• brotherbobby
In summary, the problem is that we have to find what is ##\sqrt{i} + \sqrt{-i}##. We first tried using the Euler's formula (see Relevant Equations 1) but ran into trouble. We then tried using geometry and it turned out that the two numbers add up to ##\boldsymbol{\sqrt{2}}##. However, when we tried using algebra and tried to find the real and imaginary parts of the answer, we ran into trouble. We're not sure what the problem is, but we think it has something to do with applying rules we learned when studying ##\mathbb R ## to ##\mathbb C ##.
brotherbobby
Homework Statement
##\textbf{Evaluate : }\,\boldsymbol{\sqrt{i} + \sqrt{-i}=?}##
Relevant Equations
1. ##e^{i\theta} = \cos\theta+i\sin\theta##
2. ##\cos\theta=\frac{e^{i\theta}+e^{-i\theta}}{2}##
Statement of the problem : We have to find what is ##\sqrt{i} + \sqrt{-i}##

First Attempt (Euler's Formula) : I use the Euler's formula (see Relevant Equations 1) above which yields ##i = e^{i\frac{\pi}{2}}##. Likewise ##-i = e^{i\left(-\frac{\pi}{2}\right)}##.
Now I evaluate

where, in the last step, I used Relevant
Equation no. 2 above which follows directly from Euler's Formula.

Second Attempt (geometry) : I use the fact from attempt 1 above wherein I showed that ##i = e^{i\frac{\pi}{2}}## and ##-i = e^{i\left(-\frac{\pi}{2}\right)}## to plot the two numbers into the complex plane as shown to the right. From the image it is evident that the imaginary parts of the two numbers vanish when put together. Their real parts however "add up" to yield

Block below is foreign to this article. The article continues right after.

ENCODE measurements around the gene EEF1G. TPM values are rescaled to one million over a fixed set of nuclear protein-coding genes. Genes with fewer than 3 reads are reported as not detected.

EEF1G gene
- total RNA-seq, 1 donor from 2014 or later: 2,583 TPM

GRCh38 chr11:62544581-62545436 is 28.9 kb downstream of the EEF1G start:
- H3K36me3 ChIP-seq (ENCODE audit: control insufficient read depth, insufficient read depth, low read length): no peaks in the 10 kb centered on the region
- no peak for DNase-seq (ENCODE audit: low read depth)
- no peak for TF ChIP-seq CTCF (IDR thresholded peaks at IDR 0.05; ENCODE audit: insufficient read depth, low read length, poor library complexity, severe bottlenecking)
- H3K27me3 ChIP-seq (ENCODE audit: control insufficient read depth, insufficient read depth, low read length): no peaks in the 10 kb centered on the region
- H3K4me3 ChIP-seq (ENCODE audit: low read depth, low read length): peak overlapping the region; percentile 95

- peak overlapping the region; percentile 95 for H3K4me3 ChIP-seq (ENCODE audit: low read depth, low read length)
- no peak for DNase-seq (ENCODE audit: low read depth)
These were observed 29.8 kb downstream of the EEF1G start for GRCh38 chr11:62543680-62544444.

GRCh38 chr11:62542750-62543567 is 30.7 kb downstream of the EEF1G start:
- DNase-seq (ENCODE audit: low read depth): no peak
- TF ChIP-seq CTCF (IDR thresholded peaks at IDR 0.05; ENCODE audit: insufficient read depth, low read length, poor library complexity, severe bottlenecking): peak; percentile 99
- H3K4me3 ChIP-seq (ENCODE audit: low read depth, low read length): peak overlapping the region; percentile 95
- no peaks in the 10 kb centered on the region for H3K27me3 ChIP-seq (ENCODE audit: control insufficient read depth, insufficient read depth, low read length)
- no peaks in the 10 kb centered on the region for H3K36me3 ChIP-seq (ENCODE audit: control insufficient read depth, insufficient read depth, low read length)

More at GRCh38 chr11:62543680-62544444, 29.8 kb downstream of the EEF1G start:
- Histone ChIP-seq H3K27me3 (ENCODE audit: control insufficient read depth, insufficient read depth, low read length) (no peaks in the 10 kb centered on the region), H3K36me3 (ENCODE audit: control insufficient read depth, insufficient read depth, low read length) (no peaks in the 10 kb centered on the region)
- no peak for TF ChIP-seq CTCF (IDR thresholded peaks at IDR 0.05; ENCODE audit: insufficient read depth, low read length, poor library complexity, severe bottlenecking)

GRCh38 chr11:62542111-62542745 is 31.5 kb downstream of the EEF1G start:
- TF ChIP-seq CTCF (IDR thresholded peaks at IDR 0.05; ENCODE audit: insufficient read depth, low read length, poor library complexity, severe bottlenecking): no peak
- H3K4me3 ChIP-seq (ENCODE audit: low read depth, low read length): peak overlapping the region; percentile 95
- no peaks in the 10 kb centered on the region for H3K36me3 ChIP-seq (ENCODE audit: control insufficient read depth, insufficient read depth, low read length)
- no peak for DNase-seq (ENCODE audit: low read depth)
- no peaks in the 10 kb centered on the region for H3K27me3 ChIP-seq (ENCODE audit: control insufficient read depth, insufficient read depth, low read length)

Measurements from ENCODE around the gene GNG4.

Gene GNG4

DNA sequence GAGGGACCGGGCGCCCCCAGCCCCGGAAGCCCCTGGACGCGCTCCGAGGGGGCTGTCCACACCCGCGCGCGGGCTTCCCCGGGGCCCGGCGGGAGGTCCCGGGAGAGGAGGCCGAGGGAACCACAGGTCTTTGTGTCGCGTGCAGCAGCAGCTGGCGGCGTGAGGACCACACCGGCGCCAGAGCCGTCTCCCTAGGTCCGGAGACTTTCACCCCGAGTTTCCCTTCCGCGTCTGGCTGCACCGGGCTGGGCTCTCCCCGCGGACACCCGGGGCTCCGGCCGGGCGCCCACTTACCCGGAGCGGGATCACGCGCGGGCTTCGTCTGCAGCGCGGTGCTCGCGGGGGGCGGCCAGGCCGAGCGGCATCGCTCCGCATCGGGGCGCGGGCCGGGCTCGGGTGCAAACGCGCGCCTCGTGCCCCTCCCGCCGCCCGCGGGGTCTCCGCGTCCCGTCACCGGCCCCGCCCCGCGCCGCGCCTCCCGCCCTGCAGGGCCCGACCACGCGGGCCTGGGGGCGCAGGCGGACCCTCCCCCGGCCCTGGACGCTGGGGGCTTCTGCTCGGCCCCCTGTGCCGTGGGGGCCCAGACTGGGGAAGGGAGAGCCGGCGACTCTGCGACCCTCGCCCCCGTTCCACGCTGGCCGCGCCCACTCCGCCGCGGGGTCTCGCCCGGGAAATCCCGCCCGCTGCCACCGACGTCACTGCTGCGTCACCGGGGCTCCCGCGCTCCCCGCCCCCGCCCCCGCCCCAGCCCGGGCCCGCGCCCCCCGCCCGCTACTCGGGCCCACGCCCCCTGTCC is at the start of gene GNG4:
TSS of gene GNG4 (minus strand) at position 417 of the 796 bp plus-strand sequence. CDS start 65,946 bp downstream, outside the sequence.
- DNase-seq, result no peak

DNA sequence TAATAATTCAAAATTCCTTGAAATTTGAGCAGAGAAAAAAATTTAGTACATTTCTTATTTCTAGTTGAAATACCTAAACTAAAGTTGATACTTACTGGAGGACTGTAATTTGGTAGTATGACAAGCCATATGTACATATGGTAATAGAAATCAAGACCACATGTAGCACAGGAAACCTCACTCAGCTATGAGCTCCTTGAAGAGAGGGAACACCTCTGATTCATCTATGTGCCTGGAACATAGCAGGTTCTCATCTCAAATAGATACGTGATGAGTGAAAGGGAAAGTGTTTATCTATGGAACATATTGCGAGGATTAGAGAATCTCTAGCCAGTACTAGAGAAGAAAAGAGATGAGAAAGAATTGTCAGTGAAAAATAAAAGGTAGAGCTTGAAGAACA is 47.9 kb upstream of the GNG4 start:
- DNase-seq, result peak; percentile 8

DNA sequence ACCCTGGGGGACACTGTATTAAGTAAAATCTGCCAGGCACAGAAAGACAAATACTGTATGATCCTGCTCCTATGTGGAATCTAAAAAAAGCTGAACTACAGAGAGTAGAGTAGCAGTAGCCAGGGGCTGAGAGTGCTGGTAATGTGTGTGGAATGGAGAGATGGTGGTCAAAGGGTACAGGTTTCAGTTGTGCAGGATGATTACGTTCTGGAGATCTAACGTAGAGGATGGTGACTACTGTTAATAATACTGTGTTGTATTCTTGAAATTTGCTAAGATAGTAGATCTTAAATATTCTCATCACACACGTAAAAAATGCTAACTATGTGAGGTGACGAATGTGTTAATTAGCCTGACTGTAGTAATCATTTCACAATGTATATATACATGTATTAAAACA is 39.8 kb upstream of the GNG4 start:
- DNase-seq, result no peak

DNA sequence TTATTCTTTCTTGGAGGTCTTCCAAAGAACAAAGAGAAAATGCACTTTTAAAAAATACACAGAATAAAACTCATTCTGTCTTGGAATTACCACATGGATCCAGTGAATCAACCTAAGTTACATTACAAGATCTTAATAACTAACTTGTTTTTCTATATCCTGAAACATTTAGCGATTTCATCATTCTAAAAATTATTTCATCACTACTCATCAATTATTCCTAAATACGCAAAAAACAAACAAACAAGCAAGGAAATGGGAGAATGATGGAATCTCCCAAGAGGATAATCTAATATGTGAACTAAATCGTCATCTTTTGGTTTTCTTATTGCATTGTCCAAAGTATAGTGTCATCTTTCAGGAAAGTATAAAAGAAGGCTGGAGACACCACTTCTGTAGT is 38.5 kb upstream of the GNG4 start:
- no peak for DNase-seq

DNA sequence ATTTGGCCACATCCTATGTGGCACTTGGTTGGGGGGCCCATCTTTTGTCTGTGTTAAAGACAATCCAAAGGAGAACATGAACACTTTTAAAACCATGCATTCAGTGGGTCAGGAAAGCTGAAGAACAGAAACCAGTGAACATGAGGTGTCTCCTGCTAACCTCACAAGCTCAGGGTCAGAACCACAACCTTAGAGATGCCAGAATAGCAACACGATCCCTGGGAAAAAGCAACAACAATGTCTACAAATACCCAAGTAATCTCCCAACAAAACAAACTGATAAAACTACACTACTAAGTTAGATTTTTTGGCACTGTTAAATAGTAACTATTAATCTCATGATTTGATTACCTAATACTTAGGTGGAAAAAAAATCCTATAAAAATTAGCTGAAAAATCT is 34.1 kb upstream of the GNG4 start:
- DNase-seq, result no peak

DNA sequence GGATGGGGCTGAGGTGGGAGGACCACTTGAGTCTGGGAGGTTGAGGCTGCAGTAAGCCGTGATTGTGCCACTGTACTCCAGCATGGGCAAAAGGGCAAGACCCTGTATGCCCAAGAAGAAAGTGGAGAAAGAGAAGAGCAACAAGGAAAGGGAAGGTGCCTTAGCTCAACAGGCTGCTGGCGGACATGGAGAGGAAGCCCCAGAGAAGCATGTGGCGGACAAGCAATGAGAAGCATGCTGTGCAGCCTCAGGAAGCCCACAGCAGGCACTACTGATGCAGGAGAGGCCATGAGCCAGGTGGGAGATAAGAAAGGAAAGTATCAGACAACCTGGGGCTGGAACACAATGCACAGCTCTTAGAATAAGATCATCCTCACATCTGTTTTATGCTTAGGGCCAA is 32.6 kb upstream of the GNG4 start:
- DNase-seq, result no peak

So far, I have been able to establish by slightly different methods that the answer to the problem ##\textbf{Evaluate : }\,\boldsymbol{\sqrt{i} + \sqrt{-i}}## is ##\boldsymbol{\sqrt{2}}##. So the answer is a real number.

But when I use the method of surds for the same problem, I run into trouble!

Third Attempt (Algebra, the method of surds) :

Doubt : Where am I mistaken? I suppose in taking the square room of the expression in the last but one step. But we are aware that in algebra when we have ##\sqrt{f(x)}##, the conditions are that (1) ##f(x)\ge 0## and (2) ##\sqrt{f(x)}\ge 0##. Acccordingly, I took the positive square roots in both cases. Of course for the second term ##(i-1)^2 = (1-i)^2##, and hence the positive square root in those cases are ##i-1## and ##1-i##. Why take one and not the other? Is this something to do with principal values?
A hint or comment would be most welcome.

My math is not formatted. I am not sure what the problem is.

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Why did you assume that $$\sqrt{(i- 1)^2} = i - 1$$ rather than the correct (in the principal branch) $$\sqrt{(i-1)^2} = \sqrt{-2i} = \sqrt{2} e^{-i\pi/4} = 1 - i?$$